http://pielkeclimatesci.wordpress.com/2009/12/01/global-warming-and-glacier-melt-down-debate-a-tempest-in-a-teapot/

    And was covered by Wattsupwiththat at the time

    http://wattsupwiththat.com/2009/12/22/texas-state-climatologist-ipcc-ar4-was-flat-out-wrong-relied-on-flawed-wwf-report/

    If you can’t bring yourself to click on the links, notice the dates.

  16. GM

    It’s a VAST document: if 3,200 people contributed to it, that means that each page had 2 readers…..it shouldn’t be too hard to find the glaring error regarding the Himalayas glaciers. It’s only vast if it’s written by 1 guy. I could excuse Pachauri if he had written the whole thing. No, Pachauri’s is a failure of governance and oversight.

    Apparently you have never been part of a large collaborative scientific effort. OF the hundreds of people who contribute to such project, very few will be actually involved in the writing of it. BTW, if it was the other way, nothing would have ever been written…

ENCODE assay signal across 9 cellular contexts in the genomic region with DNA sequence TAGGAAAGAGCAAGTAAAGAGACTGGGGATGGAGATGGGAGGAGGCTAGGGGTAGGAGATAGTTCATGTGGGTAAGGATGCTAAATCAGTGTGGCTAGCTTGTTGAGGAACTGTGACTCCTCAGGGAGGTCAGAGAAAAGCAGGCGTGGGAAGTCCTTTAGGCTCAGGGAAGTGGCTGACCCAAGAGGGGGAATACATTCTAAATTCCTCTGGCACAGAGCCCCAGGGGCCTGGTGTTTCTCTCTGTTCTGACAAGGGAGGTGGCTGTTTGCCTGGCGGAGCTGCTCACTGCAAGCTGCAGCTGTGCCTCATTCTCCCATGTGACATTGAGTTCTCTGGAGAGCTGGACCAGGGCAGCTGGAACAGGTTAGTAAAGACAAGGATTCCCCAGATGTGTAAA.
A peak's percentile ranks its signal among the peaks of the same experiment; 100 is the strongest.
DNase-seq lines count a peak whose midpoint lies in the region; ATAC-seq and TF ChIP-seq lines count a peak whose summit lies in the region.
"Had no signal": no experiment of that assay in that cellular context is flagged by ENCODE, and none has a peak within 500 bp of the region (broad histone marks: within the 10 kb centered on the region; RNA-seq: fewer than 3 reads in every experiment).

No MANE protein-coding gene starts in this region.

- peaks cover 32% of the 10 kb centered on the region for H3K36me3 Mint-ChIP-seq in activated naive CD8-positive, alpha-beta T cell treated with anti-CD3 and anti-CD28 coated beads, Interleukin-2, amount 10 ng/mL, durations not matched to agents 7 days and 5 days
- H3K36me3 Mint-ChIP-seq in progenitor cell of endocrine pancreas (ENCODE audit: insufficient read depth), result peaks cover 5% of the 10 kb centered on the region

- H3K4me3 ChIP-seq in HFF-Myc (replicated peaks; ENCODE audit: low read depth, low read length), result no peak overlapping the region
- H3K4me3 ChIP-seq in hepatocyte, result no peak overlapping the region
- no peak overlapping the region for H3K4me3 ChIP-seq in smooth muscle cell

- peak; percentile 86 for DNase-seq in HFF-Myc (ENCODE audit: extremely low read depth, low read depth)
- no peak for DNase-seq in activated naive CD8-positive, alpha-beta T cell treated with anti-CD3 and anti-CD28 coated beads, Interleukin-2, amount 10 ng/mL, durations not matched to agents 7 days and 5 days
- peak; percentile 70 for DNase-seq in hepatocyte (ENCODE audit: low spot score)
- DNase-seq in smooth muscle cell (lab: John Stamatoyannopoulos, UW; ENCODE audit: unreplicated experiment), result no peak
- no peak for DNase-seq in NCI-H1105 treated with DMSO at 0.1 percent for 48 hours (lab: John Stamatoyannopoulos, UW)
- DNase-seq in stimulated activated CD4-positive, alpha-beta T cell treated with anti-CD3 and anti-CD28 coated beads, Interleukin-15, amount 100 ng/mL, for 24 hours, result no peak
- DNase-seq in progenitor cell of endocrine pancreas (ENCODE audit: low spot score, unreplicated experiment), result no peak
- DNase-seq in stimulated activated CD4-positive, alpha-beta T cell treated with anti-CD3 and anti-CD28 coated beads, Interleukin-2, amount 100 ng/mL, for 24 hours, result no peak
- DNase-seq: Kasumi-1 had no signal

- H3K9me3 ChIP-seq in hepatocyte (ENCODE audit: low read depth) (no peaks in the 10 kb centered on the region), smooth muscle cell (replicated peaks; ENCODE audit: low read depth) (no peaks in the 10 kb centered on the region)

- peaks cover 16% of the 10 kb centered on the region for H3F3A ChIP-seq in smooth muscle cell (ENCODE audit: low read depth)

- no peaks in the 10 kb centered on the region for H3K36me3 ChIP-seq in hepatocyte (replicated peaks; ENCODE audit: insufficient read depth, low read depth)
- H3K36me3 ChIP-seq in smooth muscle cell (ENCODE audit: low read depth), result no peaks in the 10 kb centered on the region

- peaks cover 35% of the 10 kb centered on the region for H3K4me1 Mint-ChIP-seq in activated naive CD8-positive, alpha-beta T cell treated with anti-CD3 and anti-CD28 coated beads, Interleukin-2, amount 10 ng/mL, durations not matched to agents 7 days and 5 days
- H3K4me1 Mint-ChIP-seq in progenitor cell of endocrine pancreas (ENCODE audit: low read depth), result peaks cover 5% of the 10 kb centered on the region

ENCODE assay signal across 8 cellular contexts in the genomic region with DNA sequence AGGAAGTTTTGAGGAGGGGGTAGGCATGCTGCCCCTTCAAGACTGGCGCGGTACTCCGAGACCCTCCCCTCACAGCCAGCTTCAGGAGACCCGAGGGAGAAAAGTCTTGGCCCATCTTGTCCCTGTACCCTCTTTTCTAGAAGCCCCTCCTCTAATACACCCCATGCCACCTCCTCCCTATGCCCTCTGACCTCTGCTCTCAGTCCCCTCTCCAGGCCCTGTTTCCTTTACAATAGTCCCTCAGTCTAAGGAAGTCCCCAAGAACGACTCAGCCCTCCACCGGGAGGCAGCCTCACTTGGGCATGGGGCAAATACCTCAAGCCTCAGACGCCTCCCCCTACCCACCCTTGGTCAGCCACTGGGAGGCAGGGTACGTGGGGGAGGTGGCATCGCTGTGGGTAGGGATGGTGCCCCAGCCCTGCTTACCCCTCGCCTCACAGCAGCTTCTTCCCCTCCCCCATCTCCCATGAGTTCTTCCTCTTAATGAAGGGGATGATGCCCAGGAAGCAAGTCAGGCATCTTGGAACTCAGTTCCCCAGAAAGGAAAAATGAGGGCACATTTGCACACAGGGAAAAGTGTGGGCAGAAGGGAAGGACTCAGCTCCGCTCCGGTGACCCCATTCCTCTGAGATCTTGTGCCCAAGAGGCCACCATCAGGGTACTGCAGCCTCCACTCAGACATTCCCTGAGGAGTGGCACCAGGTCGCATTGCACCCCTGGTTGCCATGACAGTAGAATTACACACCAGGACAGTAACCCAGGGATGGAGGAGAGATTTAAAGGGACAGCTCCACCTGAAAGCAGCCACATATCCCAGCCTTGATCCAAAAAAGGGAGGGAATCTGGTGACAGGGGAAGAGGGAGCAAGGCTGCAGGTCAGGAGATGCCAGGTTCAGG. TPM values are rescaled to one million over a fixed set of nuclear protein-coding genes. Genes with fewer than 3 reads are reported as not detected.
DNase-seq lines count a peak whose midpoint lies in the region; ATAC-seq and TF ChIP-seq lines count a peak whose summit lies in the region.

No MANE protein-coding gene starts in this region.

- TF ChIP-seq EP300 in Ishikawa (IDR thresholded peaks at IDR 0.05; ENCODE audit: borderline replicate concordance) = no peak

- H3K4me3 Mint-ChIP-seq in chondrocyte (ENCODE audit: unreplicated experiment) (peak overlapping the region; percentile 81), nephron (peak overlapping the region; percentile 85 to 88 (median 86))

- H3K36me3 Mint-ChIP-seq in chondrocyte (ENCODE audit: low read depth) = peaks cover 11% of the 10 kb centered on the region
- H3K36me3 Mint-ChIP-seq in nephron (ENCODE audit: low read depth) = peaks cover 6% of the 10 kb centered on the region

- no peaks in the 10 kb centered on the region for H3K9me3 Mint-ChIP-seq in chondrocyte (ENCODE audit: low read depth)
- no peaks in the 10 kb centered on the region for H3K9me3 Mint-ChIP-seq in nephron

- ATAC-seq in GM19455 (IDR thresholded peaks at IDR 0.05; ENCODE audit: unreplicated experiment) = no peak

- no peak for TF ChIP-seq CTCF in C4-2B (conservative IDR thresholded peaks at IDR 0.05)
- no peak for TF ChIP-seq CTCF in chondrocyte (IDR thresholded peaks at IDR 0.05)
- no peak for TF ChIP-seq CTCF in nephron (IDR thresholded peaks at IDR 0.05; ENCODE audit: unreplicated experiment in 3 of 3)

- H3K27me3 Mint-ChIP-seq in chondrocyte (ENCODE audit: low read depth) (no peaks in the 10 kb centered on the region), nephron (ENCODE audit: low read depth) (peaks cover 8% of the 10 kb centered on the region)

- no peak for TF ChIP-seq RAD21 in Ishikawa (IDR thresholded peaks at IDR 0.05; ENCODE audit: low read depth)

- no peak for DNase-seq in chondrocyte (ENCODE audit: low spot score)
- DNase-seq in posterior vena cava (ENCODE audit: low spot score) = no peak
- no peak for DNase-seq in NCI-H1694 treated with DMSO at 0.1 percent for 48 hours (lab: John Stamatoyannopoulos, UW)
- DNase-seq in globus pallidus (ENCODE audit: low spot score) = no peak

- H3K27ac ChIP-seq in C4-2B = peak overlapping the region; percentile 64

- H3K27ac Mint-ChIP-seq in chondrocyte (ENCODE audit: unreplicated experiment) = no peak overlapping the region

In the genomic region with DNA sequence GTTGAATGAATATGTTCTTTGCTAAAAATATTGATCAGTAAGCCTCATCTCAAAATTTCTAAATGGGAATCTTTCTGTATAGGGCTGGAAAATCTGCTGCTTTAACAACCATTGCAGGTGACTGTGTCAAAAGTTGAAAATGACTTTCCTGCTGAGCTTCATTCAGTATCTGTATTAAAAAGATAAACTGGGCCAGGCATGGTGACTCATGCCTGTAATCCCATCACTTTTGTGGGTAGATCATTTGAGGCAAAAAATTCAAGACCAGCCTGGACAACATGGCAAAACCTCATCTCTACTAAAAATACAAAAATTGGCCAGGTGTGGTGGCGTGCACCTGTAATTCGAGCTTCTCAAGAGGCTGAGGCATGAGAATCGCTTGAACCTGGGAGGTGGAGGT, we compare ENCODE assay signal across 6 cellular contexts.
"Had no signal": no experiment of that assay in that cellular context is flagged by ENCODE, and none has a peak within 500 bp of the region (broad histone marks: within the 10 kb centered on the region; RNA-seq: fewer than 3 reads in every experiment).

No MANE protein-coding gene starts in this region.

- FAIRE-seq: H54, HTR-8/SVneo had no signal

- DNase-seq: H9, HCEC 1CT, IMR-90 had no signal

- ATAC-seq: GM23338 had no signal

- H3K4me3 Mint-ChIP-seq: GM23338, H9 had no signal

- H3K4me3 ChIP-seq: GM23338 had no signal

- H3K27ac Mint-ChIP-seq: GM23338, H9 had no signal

It’s a SMALL mistake: Well, if telling 1.4 billion people that their main source of fresh water in 25 years is a small mistake, well then I acquiesce. This error is akin to telling the people of Canada and the US that the Great Lakes will disappear in 25 years due to global warming — imagine the furor.

    Those 1.4 billion people will eventually run out of water, because the glaciers will melt, sooner or later, if warming continues which it will. So they have to prepare, sooner or later and the only way to prepare is by becoming much less than 1.4 billion because there is nowhere that they can get the water from, even now both China and India are severely depleting their aquifers, so with the exception of South China, they will both run out of water, even without glaciers melting. So in the big scheme of things that they were “unnecessarily scared” that they will be dying of hunger in 25 years instead of in 50 years does not seem too problematic to me

  17. moptop

    “the only way to prepare is by becoming much less than 1.4 billion”

    Behind every lefty is a Stalin or a Pol Pot.

  18. GM

    “the only way to prepare is by becoming much less than 1.4 billion”
    Behind every lefty is a Stalin or a Pol Pot.